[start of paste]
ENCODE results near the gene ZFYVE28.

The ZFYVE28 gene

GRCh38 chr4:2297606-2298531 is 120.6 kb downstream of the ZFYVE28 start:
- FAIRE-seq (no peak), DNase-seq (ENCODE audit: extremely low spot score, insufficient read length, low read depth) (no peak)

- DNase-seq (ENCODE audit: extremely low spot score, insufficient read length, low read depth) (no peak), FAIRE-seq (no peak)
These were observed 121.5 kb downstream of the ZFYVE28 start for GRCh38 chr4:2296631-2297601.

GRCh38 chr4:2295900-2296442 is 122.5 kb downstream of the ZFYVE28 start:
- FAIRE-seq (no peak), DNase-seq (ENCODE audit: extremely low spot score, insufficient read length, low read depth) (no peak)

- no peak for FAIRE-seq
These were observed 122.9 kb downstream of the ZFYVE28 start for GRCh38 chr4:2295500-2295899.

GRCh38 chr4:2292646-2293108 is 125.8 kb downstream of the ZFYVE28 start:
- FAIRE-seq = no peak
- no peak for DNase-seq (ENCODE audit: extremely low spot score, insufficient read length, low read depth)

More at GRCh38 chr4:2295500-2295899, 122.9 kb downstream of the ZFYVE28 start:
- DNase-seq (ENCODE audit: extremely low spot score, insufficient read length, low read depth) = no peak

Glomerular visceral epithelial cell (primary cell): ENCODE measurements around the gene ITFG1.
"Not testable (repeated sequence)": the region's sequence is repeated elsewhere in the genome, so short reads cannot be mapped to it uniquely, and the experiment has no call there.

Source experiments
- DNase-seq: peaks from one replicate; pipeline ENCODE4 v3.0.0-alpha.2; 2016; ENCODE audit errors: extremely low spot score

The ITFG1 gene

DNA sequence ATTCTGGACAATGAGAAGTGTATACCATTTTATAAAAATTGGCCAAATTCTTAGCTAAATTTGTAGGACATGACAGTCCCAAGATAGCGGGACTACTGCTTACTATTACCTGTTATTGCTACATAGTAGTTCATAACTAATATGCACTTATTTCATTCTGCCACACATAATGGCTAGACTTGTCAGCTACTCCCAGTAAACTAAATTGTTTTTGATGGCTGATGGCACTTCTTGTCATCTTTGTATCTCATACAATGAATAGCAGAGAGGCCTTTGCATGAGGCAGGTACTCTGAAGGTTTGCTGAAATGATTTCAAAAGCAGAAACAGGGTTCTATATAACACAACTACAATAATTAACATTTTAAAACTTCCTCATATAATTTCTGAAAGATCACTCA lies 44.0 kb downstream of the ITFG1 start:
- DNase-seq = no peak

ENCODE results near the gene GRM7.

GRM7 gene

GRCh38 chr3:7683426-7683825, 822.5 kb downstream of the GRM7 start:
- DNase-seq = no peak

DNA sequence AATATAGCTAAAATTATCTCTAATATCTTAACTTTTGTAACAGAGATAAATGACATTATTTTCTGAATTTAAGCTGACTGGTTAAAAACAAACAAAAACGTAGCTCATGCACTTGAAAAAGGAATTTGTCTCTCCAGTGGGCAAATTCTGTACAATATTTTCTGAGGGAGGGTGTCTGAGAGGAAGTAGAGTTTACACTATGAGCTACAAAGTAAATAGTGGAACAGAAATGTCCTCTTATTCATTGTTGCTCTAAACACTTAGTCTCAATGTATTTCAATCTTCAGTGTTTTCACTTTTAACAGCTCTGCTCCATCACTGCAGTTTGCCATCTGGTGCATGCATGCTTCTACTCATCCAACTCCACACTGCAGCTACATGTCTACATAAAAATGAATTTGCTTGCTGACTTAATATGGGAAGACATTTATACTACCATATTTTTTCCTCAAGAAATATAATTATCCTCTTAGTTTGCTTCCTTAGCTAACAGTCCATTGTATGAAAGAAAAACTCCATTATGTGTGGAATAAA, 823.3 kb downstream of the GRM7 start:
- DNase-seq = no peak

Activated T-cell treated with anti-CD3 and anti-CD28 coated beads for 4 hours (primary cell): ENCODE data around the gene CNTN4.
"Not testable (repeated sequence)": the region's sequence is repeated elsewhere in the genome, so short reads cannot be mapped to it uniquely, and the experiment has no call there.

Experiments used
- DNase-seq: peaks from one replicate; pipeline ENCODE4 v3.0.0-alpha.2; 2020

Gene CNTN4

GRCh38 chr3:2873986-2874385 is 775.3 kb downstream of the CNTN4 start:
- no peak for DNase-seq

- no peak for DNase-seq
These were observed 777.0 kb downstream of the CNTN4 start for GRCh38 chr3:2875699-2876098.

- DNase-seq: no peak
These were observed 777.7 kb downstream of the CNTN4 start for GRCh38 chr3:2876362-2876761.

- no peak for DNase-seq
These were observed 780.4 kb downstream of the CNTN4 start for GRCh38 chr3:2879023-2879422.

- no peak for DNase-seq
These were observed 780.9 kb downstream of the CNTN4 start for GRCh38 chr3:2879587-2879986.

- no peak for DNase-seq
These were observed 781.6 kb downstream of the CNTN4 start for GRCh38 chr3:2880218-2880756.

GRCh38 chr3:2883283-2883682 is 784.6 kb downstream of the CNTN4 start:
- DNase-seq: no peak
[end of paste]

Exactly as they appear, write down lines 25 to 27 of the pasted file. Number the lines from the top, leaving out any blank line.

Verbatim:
GRCh38 chr3:7683426-7683825, 822.5 kb downstream of the GRM7 start:
- DNase-seq = no peak

DNA sequence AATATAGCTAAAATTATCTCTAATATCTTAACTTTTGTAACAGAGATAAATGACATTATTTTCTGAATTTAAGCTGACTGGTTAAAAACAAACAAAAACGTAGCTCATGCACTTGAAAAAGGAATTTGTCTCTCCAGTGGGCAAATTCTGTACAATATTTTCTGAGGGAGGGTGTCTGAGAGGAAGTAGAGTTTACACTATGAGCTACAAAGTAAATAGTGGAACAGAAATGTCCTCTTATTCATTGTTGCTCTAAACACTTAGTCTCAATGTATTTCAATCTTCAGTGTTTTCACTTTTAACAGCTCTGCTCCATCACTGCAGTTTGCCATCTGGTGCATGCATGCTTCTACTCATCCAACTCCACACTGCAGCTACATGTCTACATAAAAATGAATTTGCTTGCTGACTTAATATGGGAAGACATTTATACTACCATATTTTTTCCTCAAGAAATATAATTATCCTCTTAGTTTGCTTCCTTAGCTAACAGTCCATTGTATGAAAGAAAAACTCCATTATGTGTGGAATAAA, 823.3 kb downstream of the GRM7 start: